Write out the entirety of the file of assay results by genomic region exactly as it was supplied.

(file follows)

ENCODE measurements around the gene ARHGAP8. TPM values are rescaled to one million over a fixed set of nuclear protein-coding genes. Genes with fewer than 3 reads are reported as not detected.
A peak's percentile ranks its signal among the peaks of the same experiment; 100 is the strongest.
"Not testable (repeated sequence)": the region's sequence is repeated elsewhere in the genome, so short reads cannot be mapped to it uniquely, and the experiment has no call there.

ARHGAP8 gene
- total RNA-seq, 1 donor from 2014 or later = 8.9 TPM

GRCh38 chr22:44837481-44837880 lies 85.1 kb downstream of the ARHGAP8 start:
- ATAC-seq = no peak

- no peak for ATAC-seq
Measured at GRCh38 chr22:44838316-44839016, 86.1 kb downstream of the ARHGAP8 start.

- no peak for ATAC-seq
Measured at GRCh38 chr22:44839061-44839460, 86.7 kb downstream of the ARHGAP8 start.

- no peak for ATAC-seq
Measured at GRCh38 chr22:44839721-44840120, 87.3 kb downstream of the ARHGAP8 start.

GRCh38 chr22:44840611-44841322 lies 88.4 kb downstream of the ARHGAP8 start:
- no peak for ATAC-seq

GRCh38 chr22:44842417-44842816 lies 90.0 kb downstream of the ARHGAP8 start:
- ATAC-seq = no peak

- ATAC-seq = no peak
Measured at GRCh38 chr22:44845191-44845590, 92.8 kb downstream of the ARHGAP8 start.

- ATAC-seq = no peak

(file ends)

ENCODE measurements around the gene ARHGAP8. TPM values are rescaled to one million over a fixed set of nuclear protein-coding genes. Genes with fewer than 3 reads are reported as not detected.
A peak's percentile ranks its signal among the peaks of the same experiment; 100 is the strongest.
"Not testable (repeated sequence)": the region's sequence is repeated elsewhere in the genome, so short reads cannot be mapped to it uniquely, and the experiment has no call there.

ARHGAP8 gene
- total RNA-seq, 1 donor from 2014 or later = 8.9 TPM

GRCh38 chr22:44837481-44837880 lies 85.1 kb downstream of the ARHGAP8 start:
- ATAC-seq = no peak

- no peak for ATAC-seq
Measured at GRCh38 chr22:44838316-44839016, 86.1 kb downstream of the ARHGAP8 start.

- no peak for ATAC-seq
Measured at GRCh38 chr22:44839061-44839460, 86.7 kb downstream of the ARHGAP8 start.

- no peak for ATAC-seq
Measured at GRCh38 chr22:44839721-44840120, 87.3 kb downstream of the ARHGAP8 start.

GRCh38 chr22:44840611-44841322 lies 88.4 kb downstream of the ARHGAP8 start:
- no peak for ATAC-seq

GRCh38 chr22:44842417-44842816 lies 90.0 kb downstream of the ARHGAP8 start:
- ATAC-seq = no peak

- ATAC-seq = no peak
Measured at GRCh38 chr22:44845191-44845590, 92.8 kb downstream of the ARHGAP8 start.

- ATAC-seq = no peak